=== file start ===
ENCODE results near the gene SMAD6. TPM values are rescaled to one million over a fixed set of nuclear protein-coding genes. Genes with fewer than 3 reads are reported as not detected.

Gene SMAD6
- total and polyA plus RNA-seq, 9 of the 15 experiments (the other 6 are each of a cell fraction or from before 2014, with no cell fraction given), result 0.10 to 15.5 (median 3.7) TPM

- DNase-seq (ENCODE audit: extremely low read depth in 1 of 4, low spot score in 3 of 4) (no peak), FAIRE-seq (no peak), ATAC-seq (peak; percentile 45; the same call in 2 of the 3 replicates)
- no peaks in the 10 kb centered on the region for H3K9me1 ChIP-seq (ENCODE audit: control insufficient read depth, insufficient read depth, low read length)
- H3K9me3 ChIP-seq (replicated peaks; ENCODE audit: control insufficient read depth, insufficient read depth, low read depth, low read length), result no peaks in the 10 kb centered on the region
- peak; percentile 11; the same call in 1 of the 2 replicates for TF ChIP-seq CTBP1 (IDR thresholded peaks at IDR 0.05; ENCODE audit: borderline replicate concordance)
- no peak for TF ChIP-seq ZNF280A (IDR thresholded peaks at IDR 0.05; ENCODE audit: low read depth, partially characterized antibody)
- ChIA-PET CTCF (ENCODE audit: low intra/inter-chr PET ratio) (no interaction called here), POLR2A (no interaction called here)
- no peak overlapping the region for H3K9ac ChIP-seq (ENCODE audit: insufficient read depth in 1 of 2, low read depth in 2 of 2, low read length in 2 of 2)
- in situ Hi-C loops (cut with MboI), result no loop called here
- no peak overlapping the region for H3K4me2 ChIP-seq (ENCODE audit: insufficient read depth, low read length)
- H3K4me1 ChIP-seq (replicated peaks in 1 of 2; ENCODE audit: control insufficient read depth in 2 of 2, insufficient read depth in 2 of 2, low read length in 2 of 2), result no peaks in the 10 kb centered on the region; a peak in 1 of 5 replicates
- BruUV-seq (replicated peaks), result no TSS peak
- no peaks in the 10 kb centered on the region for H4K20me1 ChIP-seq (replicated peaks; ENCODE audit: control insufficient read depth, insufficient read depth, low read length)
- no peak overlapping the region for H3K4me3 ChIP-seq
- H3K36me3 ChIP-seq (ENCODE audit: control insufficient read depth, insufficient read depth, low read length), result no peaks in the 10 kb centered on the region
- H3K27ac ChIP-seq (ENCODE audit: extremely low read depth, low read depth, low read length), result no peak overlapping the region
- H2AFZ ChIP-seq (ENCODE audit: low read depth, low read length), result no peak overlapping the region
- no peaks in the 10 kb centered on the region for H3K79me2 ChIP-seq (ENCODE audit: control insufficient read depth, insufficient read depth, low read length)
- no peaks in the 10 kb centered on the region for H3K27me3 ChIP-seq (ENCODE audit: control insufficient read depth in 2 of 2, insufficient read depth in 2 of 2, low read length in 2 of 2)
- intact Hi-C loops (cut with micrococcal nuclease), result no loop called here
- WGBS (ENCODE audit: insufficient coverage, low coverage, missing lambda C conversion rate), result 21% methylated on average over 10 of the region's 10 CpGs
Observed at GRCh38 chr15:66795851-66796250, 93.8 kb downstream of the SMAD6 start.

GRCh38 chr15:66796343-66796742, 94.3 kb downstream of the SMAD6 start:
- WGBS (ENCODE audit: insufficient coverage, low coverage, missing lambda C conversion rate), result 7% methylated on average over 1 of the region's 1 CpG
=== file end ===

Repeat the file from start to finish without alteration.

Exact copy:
ENCODE results near the gene SMAD6. TPM values are rescaled to one million over a fixed set of nuclear protein-coding genes. Genes with fewer than 3 reads are reported as not detected.

Gene SMAD6
- total and polyA plus RNA-seq, 9 of the 15 experiments (the other 6 are each of a cell fraction or from before 2014, with no cell fraction given), result 0.10 to 15.5 (median 3.7) TPM

- DNase-seq (ENCODE audit: extremely low read depth in 1 of 4, low spot score in 3 of 4) (no peak), FAIRE-seq (no peak), ATAC-seq (peak; percentile 45; the same call in 2 of the 3 replicates)
- no peaks in the 10 kb centered on the region for H3K9me1 ChIP-seq (ENCODE audit: control insufficient read depth, insufficient read depth, low read length)
- H3K9me3 ChIP-seq (replicated peaks; ENCODE audit: control insufficient read depth, insufficient read depth, low read depth, low read length), result no peaks in the 10 kb centered on the region
- peak; percentile 11; the same call in 1 of the 2 replicates for TF ChIP-seq CTBP1 (IDR thresholded peaks at IDR 0.05; ENCODE audit: borderline replicate concordance)
- no peak for TF ChIP-seq ZNF280A (IDR thresholded peaks at IDR 0.05; ENCODE audit: low read depth, partially characterized antibody)
- ChIA-PET CTCF (ENCODE audit: low intra/inter-chr PET ratio) (no interaction called here), POLR2A (no interaction called here)
- no peak overlapping the region for H3K9ac ChIP-seq (ENCODE audit: insufficient read depth in 1 of 2, low read depth in 2 of 2, low read length in 2 of 2)
- in situ Hi-C loops (cut with MboI), result no loop called here
- no peak overlapping the region for H3K4me2 ChIP-seq (ENCODE audit: insufficient read depth, low read length)
- H3K4me1 ChIP-seq (replicated peaks in 1 of 2; ENCODE audit: control insufficient read depth in 2 of 2, insufficient read depth in 2 of 2, low read length in 2 of 2), result no peaks in the 10 kb centered on the region; a peak in 1 of 5 replicates
- BruUV-seq (replicated peaks), result no TSS peak
- no peaks in the 10 kb centered on the region for H4K20me1 ChIP-seq (replicated peaks; ENCODE audit: control insufficient read depth, insufficient read depth, low read length)
- no peak overlapping the region for H3K4me3 ChIP-seq
- H3K36me3 ChIP-seq (ENCODE audit: control insufficient read depth, insufficient read depth, low read length), result no peaks in the 10 kb centered on the region
- H3K27ac ChIP-seq (ENCODE audit: extremely low read depth, low read depth, low read length), result no peak overlapping the region
- H2AFZ ChIP-seq (ENCODE audit: low read depth, low read length), result no peak overlapping the region
- no peaks in the 10 kb centered on the region for H3K79me2 ChIP-seq (ENCODE audit: control insufficient read depth, insufficient read depth, low read length)
- no peaks in the 10 kb centered on the region for H3K27me3 ChIP-seq (ENCODE audit: control insufficient read depth in 2 of 2, insufficient read depth in 2 of 2, low read length in 2 of 2)
- intact Hi-C loops (cut with micrococcal nuclease), result no loop called here
- WGBS (ENCODE audit: insufficient coverage, low coverage, missing lambda C conversion rate), result 21% methylated on average over 10 of the region's 10 CpGs
Observed at GRCh38 chr15:66795851-66796250, 93.8 kb downstream of the SMAD6 start.

GRCh38 chr15:66796343-66796742, 94.3 kb downstream of the SMAD6 start:
- WGBS (ENCODE audit: insufficient coverage, low coverage, missing lambda C conversion rate), result 7% methylated on average over 1 of the region's 1 CpG